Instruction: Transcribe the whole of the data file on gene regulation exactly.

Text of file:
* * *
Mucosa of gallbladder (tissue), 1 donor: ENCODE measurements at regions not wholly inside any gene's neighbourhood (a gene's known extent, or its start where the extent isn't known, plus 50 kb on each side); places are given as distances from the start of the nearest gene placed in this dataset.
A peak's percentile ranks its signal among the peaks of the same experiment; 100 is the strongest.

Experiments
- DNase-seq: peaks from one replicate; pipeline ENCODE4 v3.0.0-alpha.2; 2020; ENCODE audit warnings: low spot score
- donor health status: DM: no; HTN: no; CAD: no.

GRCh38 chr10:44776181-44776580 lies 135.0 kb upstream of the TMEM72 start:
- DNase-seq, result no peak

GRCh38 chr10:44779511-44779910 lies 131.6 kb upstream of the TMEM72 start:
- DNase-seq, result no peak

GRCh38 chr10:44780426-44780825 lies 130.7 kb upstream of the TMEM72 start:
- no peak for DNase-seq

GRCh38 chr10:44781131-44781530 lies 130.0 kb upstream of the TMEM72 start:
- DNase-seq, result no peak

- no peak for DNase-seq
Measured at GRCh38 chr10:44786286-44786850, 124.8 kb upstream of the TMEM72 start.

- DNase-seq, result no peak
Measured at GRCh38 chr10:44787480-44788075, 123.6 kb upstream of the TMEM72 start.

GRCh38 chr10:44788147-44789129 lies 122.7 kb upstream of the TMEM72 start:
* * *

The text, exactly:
Mucosa of gallbladder (tissue), 1 donor: ENCODE measurements at regions not wholly inside any gene's neighbourhood (a gene's known extent, or its start where the extent isn't known, plus 50 kb on each side); places are given as distances from the start of the nearest gene placed in this dataset.
A peak's percentile ranks its signal among the peaks of the same experiment; 100 is the strongest.

Experiments
- DNase-seq: peaks from one replicate; pipeline ENCODE4 v3.0.0-alpha.2; 2020; ENCODE audit warnings: low spot score
- donor health status: DM: no; HTN: no; CAD: no.

GRCh38 chr10:44776181-44776580 lies 135.0 kb upstream of the TMEM72 start:
- DNase-seq, result no peak

GRCh38 chr10:44779511-44779910 lies 131.6 kb upstream of the TMEM72 start:
- DNase-seq, result no peak

GRCh38 chr10:44780426-44780825 lies 130.7 kb upstream of the TMEM72 start:
- no peak for DNase-seq

GRCh38 chr10:44781131-44781530 lies 130.0 kb upstream of the TMEM72 start:
- DNase-seq, result no peak

- no peak for DNase-seq
Measured at GRCh38 chr10:44786286-44786850, 124.8 kb upstream of the TMEM72 start.

- DNase-seq, result no peak
Measured at GRCh38 chr10:44787480-44788075, 123.6 kb upstream of the TMEM72 start.

GRCh38 chr10:44788147-44789129 lies 122.7 kb upstream of the TMEM72 start: